Math professor Judy Petkovsek endured her first quarter of online classes at Pierce College.
Petkovsek taught one online class in previous quarters at Tacoma Community College, which gave her familiarity with online courses. However, in preparation for the spring quarter, she remained concerned for the students who believed that math could only be learned in a classroom. “My biggest fear was teaching online to students who didn’t want to take online courses,” Petkovsek said.
In April, all Pierce College classes moved online. The spring quarter of 2020 marked the first time that many teachers experienced online classes, which required faculty to adapt to a mandatory virtual environment. With Canvas, teachers could reach students through an established platform that allowed for a smooth transition online.
Petkovsek is one of many professors at Pierce College who had to adjust to teaching students virtually, rather than in person. With online classes being mandatory, the amount of productivity and self-motivation of students may be in question.
“I was teaching students who signed up for online classes, and they knew what they were getting into; they knew they had to be self-motivated, and they knew they had to work hard at this on their own.”
Petkovsek noticed a small drop in the productivity amongst her students, however, but more so in the likeness and reason for taking her class. For her Math and Society class, she witnessed a drop in productivity due to the sense that this would be her student’s only math class taken while at Pierce.
On the other hand, her Precalculus II students’ productivity either stayed the same as previous grounded classes or rose. Petkovsek mentions that these students are going into the STEM field, which requires a higher level of mathematics. “They seemed really motivated and very self-driven,” Petkovsek said. “I gave them a little bit of support, and they go and take it very far.”
English professor Kayla Pohl taught English 101 for the first time online this quarter. According to Pohl, she had experience with teaching online classes in the past, but worried for the students who may not have the resources to transition to online.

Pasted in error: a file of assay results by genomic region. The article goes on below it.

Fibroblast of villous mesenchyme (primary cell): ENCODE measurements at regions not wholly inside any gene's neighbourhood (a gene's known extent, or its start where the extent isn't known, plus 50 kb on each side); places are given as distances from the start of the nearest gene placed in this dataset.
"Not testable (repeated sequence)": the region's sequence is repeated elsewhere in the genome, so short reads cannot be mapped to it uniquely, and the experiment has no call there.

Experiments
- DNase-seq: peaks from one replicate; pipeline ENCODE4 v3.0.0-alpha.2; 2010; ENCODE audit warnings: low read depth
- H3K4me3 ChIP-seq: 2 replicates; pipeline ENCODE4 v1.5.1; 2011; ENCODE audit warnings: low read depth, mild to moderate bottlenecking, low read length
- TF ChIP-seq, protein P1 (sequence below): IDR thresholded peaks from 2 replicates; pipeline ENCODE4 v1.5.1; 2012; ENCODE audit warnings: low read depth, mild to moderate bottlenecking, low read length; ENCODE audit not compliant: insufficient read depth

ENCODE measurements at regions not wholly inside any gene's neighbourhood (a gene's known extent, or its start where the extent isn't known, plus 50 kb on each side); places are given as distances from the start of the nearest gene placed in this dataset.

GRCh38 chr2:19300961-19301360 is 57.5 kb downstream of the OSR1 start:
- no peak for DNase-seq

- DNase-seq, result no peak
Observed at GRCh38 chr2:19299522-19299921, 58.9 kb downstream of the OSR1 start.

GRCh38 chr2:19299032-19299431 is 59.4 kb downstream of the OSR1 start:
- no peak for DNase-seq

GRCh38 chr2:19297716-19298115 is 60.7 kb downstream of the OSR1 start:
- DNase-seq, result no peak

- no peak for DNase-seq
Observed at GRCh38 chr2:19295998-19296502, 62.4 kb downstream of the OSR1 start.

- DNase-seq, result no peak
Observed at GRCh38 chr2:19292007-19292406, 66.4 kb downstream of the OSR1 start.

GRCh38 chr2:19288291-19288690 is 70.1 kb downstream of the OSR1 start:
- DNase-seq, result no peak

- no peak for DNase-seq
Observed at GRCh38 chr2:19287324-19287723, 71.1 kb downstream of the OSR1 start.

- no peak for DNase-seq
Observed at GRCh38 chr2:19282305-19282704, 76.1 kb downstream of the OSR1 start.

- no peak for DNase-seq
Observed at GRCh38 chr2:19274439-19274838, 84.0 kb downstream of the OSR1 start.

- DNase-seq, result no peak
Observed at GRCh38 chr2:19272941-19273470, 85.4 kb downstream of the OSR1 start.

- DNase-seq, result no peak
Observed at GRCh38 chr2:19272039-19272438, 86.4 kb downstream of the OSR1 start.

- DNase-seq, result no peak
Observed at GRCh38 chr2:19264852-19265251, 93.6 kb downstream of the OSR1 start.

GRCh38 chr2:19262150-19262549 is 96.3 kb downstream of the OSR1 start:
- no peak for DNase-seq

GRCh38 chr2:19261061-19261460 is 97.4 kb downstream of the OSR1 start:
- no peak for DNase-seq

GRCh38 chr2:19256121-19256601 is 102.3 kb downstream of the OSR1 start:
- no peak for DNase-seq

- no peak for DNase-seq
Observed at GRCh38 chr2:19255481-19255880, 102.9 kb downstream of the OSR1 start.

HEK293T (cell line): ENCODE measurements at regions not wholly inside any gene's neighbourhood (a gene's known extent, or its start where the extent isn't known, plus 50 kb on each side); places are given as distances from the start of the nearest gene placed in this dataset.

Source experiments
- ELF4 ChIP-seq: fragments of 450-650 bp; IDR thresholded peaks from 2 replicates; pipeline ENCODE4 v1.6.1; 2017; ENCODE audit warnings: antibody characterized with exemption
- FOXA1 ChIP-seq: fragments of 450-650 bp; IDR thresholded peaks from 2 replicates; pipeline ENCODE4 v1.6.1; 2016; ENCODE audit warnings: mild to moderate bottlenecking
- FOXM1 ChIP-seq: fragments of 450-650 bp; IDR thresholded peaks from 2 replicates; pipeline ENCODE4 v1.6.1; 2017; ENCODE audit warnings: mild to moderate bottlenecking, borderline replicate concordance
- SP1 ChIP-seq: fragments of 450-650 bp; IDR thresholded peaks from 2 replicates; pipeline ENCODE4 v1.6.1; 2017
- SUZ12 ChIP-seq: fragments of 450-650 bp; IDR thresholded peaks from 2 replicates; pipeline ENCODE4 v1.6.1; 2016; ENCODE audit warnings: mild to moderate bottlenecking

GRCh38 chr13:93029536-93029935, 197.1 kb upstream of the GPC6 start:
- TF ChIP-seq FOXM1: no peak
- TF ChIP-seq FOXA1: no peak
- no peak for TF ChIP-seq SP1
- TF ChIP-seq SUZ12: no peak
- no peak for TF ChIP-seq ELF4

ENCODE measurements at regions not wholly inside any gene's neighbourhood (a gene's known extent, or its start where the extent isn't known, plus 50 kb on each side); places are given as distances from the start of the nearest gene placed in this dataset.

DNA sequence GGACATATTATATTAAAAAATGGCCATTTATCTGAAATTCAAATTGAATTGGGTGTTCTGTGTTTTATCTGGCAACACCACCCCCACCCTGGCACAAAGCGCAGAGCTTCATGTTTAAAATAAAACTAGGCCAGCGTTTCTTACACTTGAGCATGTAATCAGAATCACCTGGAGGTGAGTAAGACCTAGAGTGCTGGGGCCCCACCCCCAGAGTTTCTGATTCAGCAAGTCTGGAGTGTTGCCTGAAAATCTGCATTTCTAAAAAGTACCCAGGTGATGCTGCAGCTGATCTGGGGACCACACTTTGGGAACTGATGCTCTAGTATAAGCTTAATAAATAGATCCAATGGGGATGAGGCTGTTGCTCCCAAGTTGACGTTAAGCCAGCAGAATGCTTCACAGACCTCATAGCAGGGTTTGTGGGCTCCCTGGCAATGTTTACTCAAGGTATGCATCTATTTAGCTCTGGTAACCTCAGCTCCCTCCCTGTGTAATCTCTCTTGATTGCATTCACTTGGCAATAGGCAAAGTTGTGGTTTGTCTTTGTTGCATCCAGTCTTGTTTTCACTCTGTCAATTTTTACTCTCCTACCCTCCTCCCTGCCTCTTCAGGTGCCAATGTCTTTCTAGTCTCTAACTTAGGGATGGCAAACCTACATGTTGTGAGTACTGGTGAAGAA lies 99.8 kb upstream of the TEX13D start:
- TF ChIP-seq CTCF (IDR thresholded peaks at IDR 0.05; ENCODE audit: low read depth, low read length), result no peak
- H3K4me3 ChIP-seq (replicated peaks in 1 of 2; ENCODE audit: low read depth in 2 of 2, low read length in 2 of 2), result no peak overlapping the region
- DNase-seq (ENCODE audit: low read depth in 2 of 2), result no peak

“When you just switch everyone to online, the issue is that there are already so many inequities among Pierce college students,” she said. “There are racial inequities and financial inequities, so you have some students that just don’t have the resources to be able to do online learning.”
Virtual streaming platforms such as Zoom played a vital role in the ability to speak with students in real-time. The use of the service was not required by Pierce College, as teachers had the opportunity to host asynchronous or synchronous classes. This gave more flexibility with class schedules and allowed students to complete schoolwork outside the designated class hour.
To better serve these inequities and adapt to a virtual platform, Pohl had to change her curriculum by conforming to daily lesson plans. “Every quarter, I change a little bit based on feedback from students,” she said. “But this quarter especially was about cutting down anything unnecessary or anything that just doesn’t work well in an online format.”
Changing the format of her lesson plan meant less time to teach topics that would have required longer than a small fraction of class time. “Research says that you have to keep videos as short as possible, no more than like five or ten minutes,” she said. “I mean eventually you’re going to get down to trying to deliver content in a Tik Tok format. How am I going to translate Rhetorical Theory to a quick five-minute conversation? Not easy.”